border-top: 1px solid red;
    							padding-top: 5px;
    							position: relative;
    							top: -6px;}
    
    
    #hotties:hover 			    {color: red;
    							border-top: 1px solid red;
    							padding-top: 5px;
    							position: relative;
    							top: -6px;}
    
    
    #heat:hover 			    {color: red;
    							border-top: 1px solid red;
    							padding-top: 5px;
    							position: relative;
    							top: -6px;}
    
    
    #artists:hover 			    {color: red;
    							border-top: 1px solid red;
    							padding-top: 5px;
    							position: relative;
    							top: -6px;}
    
    
    #news:hover 			    {color: red;
    							border-top: 1px solid red;
    							padding-top: 5px;
    							position: relative;
    							top: -6px;}
    
    
    #features:hover 			{color: red;
    							border-top: 1px solid red;
    							padding-top: 5px;
    							position: relative;
    							top: -6px;}
    
    
    #tophundred:hover 			{color: red;
    							border-top: 1px solid red;
    							padding-top: 5px;
    							position: relative;
    							top: -6px;}
    
    
    .sub-menu-right 			{position: absolute;
    							top: 167px;
    							visibility: hidden;}
    
    .navli:hover .sub-menu-right {background-color: black;
    							width: 425px;
    							height: 220px;
    							visibility: visible;}
    
    
    .sub-menu-news 				{position: absolute;
    							top: 167px;
    							visibility: hidden;}
    
    
    .navli:hover .sub-menu-news {background-color: black;
    							width: 425px;
    							height: 220px;
    							position: absolute;
    							right: 133px;
    							visibility: visible;}
    
    
    
    .sub-menu-features 			{position: absolute;
    							top: 167px;
    							visibility: hidden;}
    
    
    .navli:hover .sub-menu-features {background-color: black;
    							width: 425px;
    							height: 220px;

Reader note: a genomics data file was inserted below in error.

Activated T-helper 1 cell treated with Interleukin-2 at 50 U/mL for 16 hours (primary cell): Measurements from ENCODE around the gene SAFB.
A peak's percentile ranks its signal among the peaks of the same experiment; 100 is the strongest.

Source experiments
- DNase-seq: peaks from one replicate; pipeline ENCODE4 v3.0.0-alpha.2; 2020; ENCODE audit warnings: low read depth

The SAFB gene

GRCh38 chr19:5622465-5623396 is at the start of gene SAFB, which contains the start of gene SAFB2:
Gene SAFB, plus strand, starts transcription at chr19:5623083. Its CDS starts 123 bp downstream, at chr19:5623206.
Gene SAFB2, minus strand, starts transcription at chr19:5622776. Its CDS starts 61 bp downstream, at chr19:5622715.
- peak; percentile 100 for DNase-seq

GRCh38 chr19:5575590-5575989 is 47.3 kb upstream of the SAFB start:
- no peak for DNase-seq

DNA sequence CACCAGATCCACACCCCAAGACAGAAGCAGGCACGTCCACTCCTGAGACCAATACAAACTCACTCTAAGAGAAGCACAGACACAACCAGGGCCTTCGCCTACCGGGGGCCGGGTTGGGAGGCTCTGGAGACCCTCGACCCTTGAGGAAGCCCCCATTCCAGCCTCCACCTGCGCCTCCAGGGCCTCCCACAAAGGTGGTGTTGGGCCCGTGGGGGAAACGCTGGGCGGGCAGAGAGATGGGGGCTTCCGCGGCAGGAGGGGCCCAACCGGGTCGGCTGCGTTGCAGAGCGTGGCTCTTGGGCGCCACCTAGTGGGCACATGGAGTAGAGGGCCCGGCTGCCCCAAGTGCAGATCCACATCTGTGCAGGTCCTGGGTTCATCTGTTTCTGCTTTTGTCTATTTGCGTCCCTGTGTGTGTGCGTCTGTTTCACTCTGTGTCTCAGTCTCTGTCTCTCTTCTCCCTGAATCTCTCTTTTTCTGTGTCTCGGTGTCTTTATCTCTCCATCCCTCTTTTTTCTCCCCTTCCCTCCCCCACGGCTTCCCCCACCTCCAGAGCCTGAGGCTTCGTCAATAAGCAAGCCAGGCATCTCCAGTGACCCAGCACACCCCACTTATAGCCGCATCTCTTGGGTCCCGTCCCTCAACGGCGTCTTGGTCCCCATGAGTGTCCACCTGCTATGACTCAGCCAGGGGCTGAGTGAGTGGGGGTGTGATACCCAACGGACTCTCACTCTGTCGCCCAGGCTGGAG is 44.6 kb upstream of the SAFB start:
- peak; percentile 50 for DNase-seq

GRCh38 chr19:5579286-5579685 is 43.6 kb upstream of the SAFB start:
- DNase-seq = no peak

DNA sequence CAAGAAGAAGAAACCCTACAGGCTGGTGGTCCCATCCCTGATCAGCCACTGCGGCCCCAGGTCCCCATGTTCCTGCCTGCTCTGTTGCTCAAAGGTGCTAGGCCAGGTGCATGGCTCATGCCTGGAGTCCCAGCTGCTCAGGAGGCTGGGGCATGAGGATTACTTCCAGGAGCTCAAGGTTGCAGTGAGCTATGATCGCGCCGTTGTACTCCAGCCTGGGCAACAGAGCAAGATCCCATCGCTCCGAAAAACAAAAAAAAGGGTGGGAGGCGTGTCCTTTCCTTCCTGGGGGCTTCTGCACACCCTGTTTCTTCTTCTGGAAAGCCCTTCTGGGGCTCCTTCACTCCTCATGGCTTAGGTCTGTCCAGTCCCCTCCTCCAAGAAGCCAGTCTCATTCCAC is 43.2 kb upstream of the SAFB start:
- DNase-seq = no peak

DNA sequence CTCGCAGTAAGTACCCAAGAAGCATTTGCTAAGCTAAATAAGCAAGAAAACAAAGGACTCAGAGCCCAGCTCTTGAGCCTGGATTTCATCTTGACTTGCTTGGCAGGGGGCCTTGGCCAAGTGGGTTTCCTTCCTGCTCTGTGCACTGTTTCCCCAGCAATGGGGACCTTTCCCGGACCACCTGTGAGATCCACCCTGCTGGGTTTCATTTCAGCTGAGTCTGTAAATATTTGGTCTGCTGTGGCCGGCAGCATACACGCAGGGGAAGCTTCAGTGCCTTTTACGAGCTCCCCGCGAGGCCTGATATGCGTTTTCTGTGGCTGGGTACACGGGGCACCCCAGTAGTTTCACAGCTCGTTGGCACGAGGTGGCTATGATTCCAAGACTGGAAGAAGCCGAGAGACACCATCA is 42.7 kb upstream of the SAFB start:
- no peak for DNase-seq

position: absolute;
    							visibility: visible;}
    Last edited by jedaisoul; 07-02-2014 at 03:33 PM. Reason: code tags added

  5. #5
    Join Date
    May 2014
    Posts
    912
    Ok, first up a BIG tip, if every single tag inside a classed or ID'd parent container is getting the same class, NONE of them need classes! Target by tag, not by class! A dearly departed friend of mine used to compare it to the old George Carlin routine about "not every ejaculation deserves a name.".. not every tag should have a class on it. Complete waste of code!

    So first, let's clean up your markup.

    Code:
    <ul id="mainMenu">
    	<li>
    		<a href="#">TOP 100</a>
    		<div>
    			<ul>
    				<li>Test 1</li>
    				<li>Test 2</li>
    				<li>Test 3</li>
    			</ul>
    			<img src="images/test.png" alt="test image">
    			<span>
    				Song Title<br />
    				Album Name<br />
    				<i>DD Month YYYY at 00:00</i>
    			</span>
    			<img src="images/test.png" alt="test image">
    			<span>
    				Song Title<br />
    				Album Name<br />
    				<i>DD Month YYYY at 00:00</i>
    			</span>
    			<img src="images/test.png" alt="test image">
    			<span>
    				Song Title<br />
    				Album Name<br />
    				<i>DD Month YYYY at 00:00</i>
    			</span>
    		</div>
    	</li><li>
    		<a href="#">SONGS</a>
    		<div>Sub menu</div>
    	</li><li>
    		<a href="#">MIXTAPES</a>
    		<div>Sub menu</div>
    	</li><li>
    		<a href="#">VIDEOS</a>
    		<div>Sub menu</div>
    	</li><li>